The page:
Pastors, trapped in their houses by flooded streets—sometimes battling the water from their very doorsteps with trenches, buckets, and whatever means available—have ministered to their anxious and scattered congregations through virtual prayer services, phone calls, and offers of shelter, if people can reach them safely.Friends living thousands of miles away have connected people in need to people with resources who could help. Those few who had passable roads have taken blankets and towels to the evacuation shelters.
As of 9:30pm Central, Kingwood Christian Church was housing 70 people who were evacuated from the rising waters of Lake Houston, according to Pastor Amber Mattingly. Neighbors provided food and supplies, and so far, the power has stayed on. Even with the anxiety of the evacuation and the pressing task of finding 70+ air mattresses, those gathered at KCC took a moment to celebrate a birthday, complete with a cupcake and candle.
On the opposite side of the Houston metro area, Pastor Heather Tolleson is trapped in her house in Katy. She said to Week of Compassion staff earlier today: “I can’t get out. But when the storm passes in a few days we will use our church [First Christian Church, Katy] as a site for healing and to help rebuild our community. There is a rainbow on the other side of the storm.”
The last few days have been grim and heartbreaking. At the same time, we have witnessed once again the incredible power of compassion, generosity, and love of one another. As area minister for the Coastal Plains Area wrote earlier today, “We know that such a catastrophic disaster will take a very long season of recovery, and being bathed in the love and care from brothers and sisters in Christ will be instrumental in our healing and reclaiming of the peace and wholeness we all desire.”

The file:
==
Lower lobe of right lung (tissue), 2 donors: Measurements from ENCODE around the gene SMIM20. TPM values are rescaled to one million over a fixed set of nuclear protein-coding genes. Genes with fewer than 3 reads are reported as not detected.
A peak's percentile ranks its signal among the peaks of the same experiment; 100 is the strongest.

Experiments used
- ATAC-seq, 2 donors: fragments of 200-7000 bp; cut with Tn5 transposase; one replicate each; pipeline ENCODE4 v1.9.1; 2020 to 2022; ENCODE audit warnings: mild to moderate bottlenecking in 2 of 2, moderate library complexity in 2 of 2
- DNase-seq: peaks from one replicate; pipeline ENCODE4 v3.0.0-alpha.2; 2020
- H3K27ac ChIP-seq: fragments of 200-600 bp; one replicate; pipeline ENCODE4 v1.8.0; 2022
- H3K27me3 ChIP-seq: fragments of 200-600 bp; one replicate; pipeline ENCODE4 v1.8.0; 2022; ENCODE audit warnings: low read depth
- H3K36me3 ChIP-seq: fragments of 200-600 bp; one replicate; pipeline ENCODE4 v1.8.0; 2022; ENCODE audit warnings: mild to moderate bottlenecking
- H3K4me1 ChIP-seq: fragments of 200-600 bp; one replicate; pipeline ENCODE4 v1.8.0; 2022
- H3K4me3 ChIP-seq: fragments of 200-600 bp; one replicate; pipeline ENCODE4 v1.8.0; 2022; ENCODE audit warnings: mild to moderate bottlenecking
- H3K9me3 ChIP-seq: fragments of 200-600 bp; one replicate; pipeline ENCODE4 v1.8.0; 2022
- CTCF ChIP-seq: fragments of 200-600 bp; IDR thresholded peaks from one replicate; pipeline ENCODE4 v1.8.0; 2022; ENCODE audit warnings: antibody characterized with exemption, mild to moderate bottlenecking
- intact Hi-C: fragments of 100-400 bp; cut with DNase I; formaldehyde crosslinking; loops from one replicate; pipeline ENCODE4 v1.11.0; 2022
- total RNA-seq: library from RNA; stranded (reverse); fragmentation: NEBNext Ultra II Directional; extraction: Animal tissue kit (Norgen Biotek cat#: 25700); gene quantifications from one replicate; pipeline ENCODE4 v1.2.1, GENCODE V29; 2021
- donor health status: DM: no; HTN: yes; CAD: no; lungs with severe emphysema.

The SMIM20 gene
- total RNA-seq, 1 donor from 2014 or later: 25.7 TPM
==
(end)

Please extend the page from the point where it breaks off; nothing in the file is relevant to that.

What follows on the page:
Week of Compassion will continue to be in communication with Disciples in the affected areas and to monitor the ongoing situation. Together with the area and region, we are working to get support to the families and churches that have experienced damage from the floods. We are also looking toward long-term recovery, which we anticipate will take several years. Harvey has been cataclysmic, but we, followers of a Christ who broke even the bonds of death, know about actions that produce great change. We will continue to act, together.
The best way to support those affected by Harvey is to give!
This recovery will take years, and volunteers will be needed throughout that time. Right now, however, outside volunteers are a hindrance to immediate relief efforts. In the coming weeks and months, once the local communities are ready, we will share about opportunities to volunteer. We will work with many partners including our local churches, Area ministers, Region and VOAD to respond to the rebuilding for years to come and will invite the church to serve. In the meantime, consider volunteering in another location where communities are still recovering from prior disaster.
Please consider donating to Week of Compassion to support these communities that have been impacted by Hurricane Harvey. 100% of your gifts designated for Hurricane Harvey will provide immediate relief and long-term rebuilding in the days, weeks, and years ahead. Thank you.